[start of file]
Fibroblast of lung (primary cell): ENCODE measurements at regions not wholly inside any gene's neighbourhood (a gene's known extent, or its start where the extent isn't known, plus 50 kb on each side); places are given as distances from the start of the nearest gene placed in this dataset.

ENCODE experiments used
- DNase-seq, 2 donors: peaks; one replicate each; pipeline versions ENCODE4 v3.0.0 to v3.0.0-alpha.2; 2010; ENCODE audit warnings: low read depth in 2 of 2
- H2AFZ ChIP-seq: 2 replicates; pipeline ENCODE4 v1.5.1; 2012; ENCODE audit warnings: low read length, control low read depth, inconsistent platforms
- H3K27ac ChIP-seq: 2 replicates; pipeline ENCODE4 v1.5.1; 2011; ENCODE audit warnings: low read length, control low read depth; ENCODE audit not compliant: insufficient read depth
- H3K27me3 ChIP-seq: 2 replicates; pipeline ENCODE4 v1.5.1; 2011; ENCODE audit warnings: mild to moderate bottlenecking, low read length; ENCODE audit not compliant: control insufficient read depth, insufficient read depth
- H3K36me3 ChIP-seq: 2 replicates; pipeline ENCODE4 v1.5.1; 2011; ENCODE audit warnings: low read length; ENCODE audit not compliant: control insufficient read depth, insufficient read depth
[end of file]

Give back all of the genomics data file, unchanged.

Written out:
Fibroblast of lung (primary cell): ENCODE measurements at regions not wholly inside any gene's neighbourhood (a gene's known extent, or its start where the extent isn't known, plus 50 kb on each side); places are given as distances from the start of the nearest gene placed in this dataset.

ENCODE experiments used
- DNase-seq, 2 donors: peaks; one replicate each; pipeline versions ENCODE4 v3.0.0 to v3.0.0-alpha.2; 2010; ENCODE audit warnings: low read depth in 2 of 2
- H2AFZ ChIP-seq: 2 replicates; pipeline ENCODE4 v1.5.1; 2012; ENCODE audit warnings: low read length, control low read depth, inconsistent platforms
- H3K27ac ChIP-seq: 2 replicates; pipeline ENCODE4 v1.5.1; 2011; ENCODE audit warnings: low read length, control low read depth; ENCODE audit not compliant: insufficient read depth
- H3K27me3 ChIP-seq: 2 replicates; pipeline ENCODE4 v1.5.1; 2011; ENCODE audit warnings: mild to moderate bottlenecking, low read length; ENCODE audit not compliant: control insufficient read depth, insufficient read depth
- H3K36me3 ChIP-seq: 2 replicates; pipeline ENCODE4 v1.5.1; 2011; ENCODE audit warnings: low read length; ENCODE audit not compliant: control insufficient read depth, insufficient read depth